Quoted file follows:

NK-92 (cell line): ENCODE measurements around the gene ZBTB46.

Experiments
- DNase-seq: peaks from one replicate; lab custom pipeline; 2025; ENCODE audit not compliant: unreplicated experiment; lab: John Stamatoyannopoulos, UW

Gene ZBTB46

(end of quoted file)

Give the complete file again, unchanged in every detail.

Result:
NK-92 (cell line): ENCODE measurements around the gene ZBTB46.

Experiments
- DNase-seq: peaks from one replicate; lab custom pipeline; 2025; ENCODE audit not compliant: unreplicated experiment; lab: John Stamatoyannopoulos, UW

Gene ZBTB46